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Brunico - Bruneck, Italy

Gruber E.,Hospital of Bruneck | Oberhammer R.,Hospital of Bruneck | Balkenhol K.,EURAC Institute of Mountain Emergency Medicine | Strapazzon G.,EURAC Institute of Mountain Emergency Medicine | And 4 more authors.
Resuscitation | Year: 2014

Objective: In some emergency situations resuscitation and ventilation may have to be performed by basic life support trained personnel, especially in rural areas where arrival of advanced life support teams can be delayed. The use of advanced airway devices such as endotracheal intubation has been deemphasized for basically-trained personnel, but it is unclear whether supraglottic airway devices are advisable over traditional mask-ventilation. Methods: In this prospective, randomized clinical single-centre trial we compared airway management and ventilation performed by nurses using facemask, laryngeal mask Supreme (LMA-S) and laryngeal tube suction-disposable (LTS-D). Basic life support trained nurses (n= 20) received one-hour practical training with each device. ASA 1-2 patients scheduled for elective surgery were included (n= 150). After induction of anaesthesia and neuromuscular block nurses had two 90-second attempts to manage the airway and ventilate the patient with volume-controlled ventilation. Results: Ventilation failed in 34% of patients with facemask, 2% with LMA-S and 22% with LTS-D (P<0.001). In patients who could be ventilated successfully mean tidal volume was 240±210ml with facemask, 470±120ml with LMA-S and 470±140ml with LTS-D (P<0.001). Leak pressure was lower with LMA-S (23.3±10.8cm H2O, 95% CI 20.2-26.4) than with LTS-D (28.9±13.9cm·H2O, 95% CI 24.4-33.4; P=0.047). Conclusions: After one hour of introductory training, nurses were able to use LMA-S more effectively than facemask and LTS-D. High ventilation failure rates with facemask and LTS-D may indicate that additional training is required to perform airway management adequately with these devices. High-level trials are needed to confirm these results in cardiac arrest patients. © 2014 Elsevier Ireland Ltd. Source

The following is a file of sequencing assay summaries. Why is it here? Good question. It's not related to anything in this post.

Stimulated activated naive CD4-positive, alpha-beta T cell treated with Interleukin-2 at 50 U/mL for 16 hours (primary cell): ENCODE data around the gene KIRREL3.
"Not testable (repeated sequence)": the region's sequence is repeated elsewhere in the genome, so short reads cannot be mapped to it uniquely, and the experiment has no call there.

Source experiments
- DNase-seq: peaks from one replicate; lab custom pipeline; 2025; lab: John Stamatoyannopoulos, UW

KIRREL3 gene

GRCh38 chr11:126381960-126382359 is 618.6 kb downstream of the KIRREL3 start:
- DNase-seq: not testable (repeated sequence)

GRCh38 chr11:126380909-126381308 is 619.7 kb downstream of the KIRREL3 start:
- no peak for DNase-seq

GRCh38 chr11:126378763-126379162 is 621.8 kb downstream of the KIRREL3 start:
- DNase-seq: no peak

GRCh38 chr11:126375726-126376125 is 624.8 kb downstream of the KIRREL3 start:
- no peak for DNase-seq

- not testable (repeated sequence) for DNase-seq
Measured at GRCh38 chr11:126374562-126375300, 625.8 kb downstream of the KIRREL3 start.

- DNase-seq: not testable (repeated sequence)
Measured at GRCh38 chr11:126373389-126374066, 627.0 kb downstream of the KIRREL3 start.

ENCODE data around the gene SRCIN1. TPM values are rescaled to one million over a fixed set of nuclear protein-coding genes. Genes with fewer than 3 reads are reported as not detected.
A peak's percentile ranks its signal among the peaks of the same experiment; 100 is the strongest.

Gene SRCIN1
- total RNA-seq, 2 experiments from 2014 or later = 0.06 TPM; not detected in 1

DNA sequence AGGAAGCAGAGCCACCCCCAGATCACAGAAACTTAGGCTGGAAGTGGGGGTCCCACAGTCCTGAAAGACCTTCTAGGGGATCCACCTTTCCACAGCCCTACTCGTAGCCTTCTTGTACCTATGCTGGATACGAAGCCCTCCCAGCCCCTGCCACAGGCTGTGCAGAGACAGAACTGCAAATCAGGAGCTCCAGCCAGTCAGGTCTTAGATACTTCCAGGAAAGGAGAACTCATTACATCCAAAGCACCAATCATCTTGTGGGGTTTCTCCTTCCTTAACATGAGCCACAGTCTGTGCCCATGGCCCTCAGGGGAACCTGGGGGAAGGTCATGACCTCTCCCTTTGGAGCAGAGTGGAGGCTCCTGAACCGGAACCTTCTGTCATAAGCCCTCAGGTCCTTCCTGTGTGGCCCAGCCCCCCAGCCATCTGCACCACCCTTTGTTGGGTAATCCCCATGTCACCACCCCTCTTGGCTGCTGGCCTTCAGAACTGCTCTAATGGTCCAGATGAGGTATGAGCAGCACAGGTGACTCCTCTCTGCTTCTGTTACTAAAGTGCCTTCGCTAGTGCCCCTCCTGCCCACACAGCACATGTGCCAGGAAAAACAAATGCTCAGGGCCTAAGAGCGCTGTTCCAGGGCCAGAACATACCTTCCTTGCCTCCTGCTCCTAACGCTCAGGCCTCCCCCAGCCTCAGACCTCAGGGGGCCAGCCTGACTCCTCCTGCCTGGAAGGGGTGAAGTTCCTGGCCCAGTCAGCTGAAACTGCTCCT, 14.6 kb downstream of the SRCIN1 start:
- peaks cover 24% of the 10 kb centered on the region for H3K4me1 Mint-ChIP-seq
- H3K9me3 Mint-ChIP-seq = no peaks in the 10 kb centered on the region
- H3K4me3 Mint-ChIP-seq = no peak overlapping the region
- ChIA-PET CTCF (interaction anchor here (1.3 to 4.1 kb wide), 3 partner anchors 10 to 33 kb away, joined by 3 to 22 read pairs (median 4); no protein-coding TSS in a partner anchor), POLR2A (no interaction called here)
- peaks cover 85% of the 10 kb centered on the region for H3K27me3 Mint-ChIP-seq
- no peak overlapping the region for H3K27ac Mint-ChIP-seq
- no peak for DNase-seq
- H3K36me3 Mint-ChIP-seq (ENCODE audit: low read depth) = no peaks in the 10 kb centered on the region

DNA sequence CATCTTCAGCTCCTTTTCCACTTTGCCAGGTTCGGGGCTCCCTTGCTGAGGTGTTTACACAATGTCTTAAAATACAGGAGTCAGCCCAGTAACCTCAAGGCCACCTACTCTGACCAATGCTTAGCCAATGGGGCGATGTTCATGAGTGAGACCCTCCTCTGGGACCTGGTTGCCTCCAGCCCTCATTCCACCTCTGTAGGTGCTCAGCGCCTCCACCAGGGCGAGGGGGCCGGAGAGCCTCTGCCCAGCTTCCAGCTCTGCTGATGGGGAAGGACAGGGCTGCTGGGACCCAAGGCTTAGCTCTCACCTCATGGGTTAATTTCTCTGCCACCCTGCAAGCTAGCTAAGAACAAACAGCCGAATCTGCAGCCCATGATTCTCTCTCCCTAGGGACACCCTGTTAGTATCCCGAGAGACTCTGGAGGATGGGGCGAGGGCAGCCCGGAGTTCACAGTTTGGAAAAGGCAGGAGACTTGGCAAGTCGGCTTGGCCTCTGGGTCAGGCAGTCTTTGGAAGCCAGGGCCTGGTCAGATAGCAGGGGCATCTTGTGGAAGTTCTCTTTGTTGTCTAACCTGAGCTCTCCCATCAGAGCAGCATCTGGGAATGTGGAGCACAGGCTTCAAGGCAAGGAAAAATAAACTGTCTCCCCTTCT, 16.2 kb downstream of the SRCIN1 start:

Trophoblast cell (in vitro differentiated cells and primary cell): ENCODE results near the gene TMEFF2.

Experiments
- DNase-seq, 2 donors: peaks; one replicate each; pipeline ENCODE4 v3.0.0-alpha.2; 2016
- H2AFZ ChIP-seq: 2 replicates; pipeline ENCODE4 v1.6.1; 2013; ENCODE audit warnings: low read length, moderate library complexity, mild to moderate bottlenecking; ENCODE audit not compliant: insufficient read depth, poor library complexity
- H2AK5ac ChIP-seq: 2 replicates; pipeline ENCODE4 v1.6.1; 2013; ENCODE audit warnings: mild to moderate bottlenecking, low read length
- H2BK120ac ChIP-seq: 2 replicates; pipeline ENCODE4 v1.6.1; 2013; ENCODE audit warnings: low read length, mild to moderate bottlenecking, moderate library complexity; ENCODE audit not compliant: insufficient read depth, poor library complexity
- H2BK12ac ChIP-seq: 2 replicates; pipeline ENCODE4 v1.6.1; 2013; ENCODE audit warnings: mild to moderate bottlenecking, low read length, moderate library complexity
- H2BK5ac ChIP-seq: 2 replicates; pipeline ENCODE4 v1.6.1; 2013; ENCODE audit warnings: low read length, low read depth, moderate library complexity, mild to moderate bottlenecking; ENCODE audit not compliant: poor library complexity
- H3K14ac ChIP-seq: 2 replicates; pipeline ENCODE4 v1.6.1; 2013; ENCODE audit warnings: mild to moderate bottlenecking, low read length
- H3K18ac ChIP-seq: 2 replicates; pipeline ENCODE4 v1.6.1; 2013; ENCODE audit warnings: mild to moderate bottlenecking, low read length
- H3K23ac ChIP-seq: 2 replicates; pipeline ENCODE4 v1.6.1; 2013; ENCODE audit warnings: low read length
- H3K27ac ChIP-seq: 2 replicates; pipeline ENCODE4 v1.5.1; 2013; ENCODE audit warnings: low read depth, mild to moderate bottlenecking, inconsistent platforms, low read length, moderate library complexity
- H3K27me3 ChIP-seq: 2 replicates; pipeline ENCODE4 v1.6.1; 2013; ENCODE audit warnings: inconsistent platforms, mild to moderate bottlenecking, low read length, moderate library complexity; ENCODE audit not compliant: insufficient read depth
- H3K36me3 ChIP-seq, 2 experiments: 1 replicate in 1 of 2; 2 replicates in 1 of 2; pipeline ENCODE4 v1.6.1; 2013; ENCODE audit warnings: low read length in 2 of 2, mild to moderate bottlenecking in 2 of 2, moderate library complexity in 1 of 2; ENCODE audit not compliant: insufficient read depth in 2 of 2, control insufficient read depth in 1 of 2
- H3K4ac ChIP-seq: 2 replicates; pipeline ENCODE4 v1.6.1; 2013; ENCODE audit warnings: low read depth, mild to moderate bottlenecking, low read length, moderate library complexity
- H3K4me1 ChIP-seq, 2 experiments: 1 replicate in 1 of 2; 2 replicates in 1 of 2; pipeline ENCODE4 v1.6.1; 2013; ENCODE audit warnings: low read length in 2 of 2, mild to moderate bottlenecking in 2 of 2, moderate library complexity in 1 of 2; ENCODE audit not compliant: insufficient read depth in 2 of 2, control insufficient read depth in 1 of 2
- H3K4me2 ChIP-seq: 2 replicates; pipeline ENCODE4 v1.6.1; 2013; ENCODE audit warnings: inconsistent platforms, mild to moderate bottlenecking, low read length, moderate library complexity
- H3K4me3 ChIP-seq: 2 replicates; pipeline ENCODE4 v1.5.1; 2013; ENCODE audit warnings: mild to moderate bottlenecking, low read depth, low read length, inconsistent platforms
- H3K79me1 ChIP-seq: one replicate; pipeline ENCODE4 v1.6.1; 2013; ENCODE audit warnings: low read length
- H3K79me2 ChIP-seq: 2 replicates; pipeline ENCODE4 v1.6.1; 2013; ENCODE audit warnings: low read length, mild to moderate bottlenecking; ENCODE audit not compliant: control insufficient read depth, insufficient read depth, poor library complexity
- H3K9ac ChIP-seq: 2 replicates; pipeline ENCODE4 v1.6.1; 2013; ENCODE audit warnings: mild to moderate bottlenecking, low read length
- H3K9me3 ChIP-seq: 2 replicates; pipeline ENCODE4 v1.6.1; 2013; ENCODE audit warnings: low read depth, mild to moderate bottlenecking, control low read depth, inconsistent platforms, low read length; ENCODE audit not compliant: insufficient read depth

Pechlaner R.,Innsbruck Medical University | Kiechl S.,Innsbruck Medical University | Mayr M.,Kings College London | Weger S.,Hospital of Bruneck | And 4 more authors.
Clinical Chemistry and Laboratory Medicine | Year: 2016

Background: The expression of the key iron regulatory hormone hepcidin is regulated by iron availability, inflammation, hormones, hypoxia, and anaemia. Increased serum concentrations of hepcidin have recently been linked to atherosclerosis. We studied demographic, haematologic, biochemical, and dietary correlates of serum hepcidin levels and its associations with incident cardiovascular disease and with carotid atherosclerosis. Methods: Serum hepcidin concentrations were measured by tandem mass spectrometry in samples taken in 2000 from 675 infection-free participants of the prospective population-based Bruneck study (age, mean±standard deviation, 66.0±10.2; 48.1% male). Blood parameters were measured by standard methods. Dietary intakes of iron and alcohol were surveyed with a food frequency questionnaire. Carotid atherosclerosis (365 cases) was assessed by ultrasound and subjects were observed for incident stroke, myocardial infarction, or sudden cardiac death (91 events) until 2010. Results: Median (interquartile range) hepcidin levels were 2.27 nM (0.86, 4.15). Most hepcidin correlates were in line with hepcidin as an indicator of iron stores. Independently of ferritin, hepcidin was related directly to physical activity (p=0.024) and fibrinogen (p<0.0001), and inversely to alcohol intake (p=0.006), haemoglobin (p=0.027), and γ-glutamyltransferase (p<0.0001). Hepcidin and hepcidin-to-ferritin ratio were not associated with prevalent carotid atherosclerosis (p=0.43 and p=0.79) or with incident cardiovascular disease (p=0.62 and p=0.33). Conclusions: In this random sample of the general community, fibrinogen and γ-glutamyltransferase were the most significant hepcidin correlates independent of iron stores, and hepcidin was related to neither atherosclerosis nor cardiovascular disease. © 2016 by De Gruyter 2016. Source


Mahlknecht P.,Innsbruck Medical University | Kiechl S.,Innsbruck Medical University | Bloem B.R.,Radboud University Nijmegen | Willeit J.,Innsbruck Medical University | And 5 more authors.
PLoS ONE | Year: 2013